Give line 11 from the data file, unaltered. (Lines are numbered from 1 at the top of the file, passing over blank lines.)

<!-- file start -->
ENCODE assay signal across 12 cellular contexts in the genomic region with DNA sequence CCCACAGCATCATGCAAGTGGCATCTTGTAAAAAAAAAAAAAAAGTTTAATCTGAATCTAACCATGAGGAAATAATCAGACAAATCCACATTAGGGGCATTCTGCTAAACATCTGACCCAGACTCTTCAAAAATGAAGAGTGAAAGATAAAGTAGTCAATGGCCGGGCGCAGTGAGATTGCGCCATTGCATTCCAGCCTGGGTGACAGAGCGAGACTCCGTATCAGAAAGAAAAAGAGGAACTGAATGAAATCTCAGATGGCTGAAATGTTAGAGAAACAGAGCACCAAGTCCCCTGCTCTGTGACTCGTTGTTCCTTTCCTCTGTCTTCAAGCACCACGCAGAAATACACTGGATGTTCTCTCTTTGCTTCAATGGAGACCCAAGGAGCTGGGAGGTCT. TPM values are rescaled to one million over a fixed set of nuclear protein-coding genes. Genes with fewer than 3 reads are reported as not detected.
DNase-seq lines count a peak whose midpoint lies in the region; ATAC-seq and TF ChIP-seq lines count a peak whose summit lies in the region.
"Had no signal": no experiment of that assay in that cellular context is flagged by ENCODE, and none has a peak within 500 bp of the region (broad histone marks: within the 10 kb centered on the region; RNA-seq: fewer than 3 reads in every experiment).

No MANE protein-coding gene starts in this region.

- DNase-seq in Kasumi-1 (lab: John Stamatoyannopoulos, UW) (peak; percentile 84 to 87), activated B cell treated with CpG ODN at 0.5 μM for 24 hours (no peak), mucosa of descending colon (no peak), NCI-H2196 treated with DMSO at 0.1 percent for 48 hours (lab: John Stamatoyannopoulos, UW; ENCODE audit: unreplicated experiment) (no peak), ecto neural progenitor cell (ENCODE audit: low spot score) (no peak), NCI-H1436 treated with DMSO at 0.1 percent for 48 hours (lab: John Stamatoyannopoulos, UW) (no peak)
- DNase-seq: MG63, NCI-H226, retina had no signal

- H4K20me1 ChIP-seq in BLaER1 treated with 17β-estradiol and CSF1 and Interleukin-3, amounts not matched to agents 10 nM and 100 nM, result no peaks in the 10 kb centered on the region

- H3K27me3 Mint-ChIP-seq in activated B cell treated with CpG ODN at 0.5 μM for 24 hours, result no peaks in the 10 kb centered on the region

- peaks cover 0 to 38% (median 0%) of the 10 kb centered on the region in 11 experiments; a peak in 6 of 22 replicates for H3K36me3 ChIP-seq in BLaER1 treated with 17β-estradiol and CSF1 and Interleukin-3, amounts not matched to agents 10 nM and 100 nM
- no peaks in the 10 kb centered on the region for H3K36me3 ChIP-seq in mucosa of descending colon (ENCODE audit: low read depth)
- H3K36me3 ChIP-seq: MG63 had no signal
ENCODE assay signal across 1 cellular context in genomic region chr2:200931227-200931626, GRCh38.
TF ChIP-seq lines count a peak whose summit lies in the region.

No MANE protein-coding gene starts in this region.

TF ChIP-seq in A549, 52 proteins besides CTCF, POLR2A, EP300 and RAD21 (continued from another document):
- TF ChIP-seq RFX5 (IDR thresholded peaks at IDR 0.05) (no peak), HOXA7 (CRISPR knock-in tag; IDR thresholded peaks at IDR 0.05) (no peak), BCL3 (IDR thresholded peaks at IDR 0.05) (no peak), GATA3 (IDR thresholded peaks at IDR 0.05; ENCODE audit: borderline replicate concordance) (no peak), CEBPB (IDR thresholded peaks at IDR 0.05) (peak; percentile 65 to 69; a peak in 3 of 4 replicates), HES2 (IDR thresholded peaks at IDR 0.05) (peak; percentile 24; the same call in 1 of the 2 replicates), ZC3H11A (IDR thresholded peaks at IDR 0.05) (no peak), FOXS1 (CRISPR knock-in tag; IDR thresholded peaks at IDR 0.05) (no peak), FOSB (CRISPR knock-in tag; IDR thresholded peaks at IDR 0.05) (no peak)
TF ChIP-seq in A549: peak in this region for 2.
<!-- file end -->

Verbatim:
- H3K36me3 ChIP-seq: MG63 had no signal